A Song for Boston

The Flaming Lips - "You Have to Be Joking"

by Zach Schonfeld

17 April 2013

On Monday, the Boston Marathon was bombed on the eve of 'The Terror's' release date. As I digested the news, the Lips' discography fresh in mind, I kept hearing "You Have to Be Joking"'s baffled head shakes.
 

Sneakily placed near the end of the Flaming Lips’ gleefully noisy if overshadowed Warner Bros. debut, Hit to Death in the Future Head, is “You Have to Be Joking (Autopsy of the Devil’s Brain)”, a damaged acoustic tribute to human incomprehensibility that usually tops the list of my favorite Lips songs of all time. There’s little more than a single-tracked acoustic guitar, some bongos, light piano, an inexplicably placed sample from the Brazil score, and Wayne Coyne’s shakily earnest Oklahoma whine—a far cry from the gruff, aged voice he’s adopted on more recent efforts, but perfectly suited to the song’s  “Moonlight Mile” weariness. Lyrically, the track may not be so far from The Terror, the Lips’ uncharacteristically grim latest LP. Drained of the band’s trademark optimism, Coyne confronts evil with confusion and disbelief: “You have to be joking / They wouldn’t do what you said”, he pleads. The conclusion is more resigned, but not quite hopeful: “Seems to me that God and the devil are both the same”. Decades later Wayne told me that the song was inspired by a story of a diplomat who hired the mafia to kidnap American babies and sledgehammer them.
  
At the time of the song’s recording, Jonathan “Dingus” Donahue was the band’s noisemaker-in-chief and Steven Drozd just another nobody drummer from Texas. Several years later, as the Lips’ profile steadily rose and their hometown became the site of a horrific 1995 bombing, Wayne began dedicating the song to victims of the Oklahoma City Bombing, particularly an acquaintance who had dropped off a family at the social security office that Wednesday morning and inadvertently “taken them to their doom.” Wayne details the story in this in-store performance, filmed in Seattle just weeks after the bombing:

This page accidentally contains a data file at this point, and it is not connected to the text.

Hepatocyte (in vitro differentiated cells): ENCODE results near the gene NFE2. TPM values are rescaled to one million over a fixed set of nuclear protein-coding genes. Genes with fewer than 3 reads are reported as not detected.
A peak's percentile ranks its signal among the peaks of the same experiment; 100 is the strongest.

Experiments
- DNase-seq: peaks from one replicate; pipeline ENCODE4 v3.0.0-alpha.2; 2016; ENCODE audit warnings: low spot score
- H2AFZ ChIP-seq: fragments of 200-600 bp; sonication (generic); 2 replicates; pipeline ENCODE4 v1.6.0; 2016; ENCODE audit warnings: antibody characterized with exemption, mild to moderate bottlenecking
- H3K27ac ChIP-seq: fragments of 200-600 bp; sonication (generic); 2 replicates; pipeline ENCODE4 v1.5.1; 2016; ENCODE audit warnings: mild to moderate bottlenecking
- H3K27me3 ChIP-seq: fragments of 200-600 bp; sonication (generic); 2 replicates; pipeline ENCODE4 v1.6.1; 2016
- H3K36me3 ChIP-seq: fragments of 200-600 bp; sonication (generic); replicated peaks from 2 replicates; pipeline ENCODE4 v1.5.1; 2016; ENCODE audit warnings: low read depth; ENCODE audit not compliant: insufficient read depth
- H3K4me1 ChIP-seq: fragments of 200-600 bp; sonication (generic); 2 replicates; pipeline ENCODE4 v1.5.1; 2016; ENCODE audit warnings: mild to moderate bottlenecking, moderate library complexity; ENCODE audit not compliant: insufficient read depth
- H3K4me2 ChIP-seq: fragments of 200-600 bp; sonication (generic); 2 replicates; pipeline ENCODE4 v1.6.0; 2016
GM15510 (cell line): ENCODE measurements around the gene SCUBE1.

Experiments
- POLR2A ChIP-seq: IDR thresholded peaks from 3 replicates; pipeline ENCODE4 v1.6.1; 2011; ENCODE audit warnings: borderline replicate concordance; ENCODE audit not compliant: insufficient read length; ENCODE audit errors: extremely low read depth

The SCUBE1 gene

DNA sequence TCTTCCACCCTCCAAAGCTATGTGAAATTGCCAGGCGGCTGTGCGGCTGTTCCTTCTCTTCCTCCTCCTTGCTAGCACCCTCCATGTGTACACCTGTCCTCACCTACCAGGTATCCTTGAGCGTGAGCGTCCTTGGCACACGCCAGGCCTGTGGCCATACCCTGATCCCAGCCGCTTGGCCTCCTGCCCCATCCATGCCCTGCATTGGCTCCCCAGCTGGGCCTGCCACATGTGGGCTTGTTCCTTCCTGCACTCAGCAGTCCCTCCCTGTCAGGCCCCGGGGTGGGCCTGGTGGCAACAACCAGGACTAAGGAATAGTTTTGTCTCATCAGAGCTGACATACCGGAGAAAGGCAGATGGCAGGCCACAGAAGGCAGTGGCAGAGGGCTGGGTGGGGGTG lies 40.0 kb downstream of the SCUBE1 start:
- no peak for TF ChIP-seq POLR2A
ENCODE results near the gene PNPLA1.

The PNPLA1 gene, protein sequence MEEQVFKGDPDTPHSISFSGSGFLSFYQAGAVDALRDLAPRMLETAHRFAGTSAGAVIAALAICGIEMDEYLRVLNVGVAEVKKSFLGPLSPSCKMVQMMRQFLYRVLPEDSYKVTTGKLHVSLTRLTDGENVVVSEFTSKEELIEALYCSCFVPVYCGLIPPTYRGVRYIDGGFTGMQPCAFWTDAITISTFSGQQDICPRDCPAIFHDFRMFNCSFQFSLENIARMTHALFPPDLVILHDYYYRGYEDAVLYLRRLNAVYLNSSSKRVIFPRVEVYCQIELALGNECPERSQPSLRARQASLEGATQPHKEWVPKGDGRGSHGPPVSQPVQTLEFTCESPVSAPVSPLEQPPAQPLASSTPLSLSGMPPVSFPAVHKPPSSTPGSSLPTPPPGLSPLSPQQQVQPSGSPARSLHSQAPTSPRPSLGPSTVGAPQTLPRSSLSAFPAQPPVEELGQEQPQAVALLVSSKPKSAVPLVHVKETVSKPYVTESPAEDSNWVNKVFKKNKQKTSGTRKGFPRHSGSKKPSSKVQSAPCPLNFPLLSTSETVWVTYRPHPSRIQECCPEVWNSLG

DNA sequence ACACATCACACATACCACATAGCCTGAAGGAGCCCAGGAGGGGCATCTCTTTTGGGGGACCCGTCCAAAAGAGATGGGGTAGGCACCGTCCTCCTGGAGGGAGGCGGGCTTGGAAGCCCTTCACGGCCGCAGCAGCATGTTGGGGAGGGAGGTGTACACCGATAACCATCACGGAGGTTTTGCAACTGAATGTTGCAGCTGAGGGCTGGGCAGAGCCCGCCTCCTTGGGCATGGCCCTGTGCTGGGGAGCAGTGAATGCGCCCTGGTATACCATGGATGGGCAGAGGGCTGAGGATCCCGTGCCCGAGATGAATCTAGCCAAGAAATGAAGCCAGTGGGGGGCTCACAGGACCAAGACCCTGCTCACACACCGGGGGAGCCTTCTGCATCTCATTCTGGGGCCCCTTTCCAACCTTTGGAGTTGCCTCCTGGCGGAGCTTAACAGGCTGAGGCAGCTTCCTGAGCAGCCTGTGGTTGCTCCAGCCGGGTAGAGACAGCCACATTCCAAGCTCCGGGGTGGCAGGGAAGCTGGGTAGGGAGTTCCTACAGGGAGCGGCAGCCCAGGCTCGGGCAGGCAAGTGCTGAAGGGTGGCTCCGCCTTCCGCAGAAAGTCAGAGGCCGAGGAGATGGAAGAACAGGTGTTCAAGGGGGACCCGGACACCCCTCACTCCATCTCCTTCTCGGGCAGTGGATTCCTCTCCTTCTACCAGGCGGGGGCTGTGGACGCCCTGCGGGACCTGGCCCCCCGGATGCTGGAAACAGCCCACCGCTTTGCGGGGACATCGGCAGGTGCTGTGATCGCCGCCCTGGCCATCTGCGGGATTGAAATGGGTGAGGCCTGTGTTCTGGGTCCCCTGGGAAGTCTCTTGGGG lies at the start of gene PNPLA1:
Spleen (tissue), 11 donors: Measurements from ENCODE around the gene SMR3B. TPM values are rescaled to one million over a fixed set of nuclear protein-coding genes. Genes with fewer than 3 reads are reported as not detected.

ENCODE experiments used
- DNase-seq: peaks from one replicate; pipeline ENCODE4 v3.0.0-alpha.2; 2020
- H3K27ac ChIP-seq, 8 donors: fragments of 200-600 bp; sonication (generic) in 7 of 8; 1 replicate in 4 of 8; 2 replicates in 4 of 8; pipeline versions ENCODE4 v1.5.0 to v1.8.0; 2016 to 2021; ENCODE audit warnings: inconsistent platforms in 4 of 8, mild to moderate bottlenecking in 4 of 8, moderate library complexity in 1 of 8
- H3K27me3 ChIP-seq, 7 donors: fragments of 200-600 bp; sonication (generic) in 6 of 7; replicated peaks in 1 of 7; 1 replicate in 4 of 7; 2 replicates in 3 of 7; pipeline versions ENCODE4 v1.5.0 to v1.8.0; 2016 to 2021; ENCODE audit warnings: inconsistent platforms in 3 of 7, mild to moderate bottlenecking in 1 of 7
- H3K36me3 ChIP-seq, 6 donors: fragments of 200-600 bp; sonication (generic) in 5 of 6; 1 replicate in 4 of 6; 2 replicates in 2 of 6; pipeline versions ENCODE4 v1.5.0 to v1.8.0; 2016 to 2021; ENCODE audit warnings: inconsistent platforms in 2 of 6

I never expected to hear the song performed live—especially as the band’s setlists became increasingly inflexible during the Yoshimi-era—but then came a show in New York in 2006. For the second encore, Wayne introduced a song that hadn’t been played live “in at least ten years.” Absent an acoustic guitar, Drozd hummed out the track’s minor-chord progression on a keyboard. Wayne seemed shocked that enough people knew the words to sing along.

On Monday, the Boston Marathon was bombed on the eve of The Terror‘s release date. As I digested the news, the Lips’ discography fresh in mind, I kept hearing “You Have to Be Joking’s” baffled head shakes: “You have to be kidding me / They wouldn’t do those unspeakable things.” However many times you hear about senseless terror, it still carries a sense of the unbelievable: They did what? Really? We’re all sometimes cowed by disbelief.

The Lips have a packed touring schedule coming up. Maybe “You Have to Be Joking” will find its way into setlists once again, and maybe Wayne will dedicate it to Boston.

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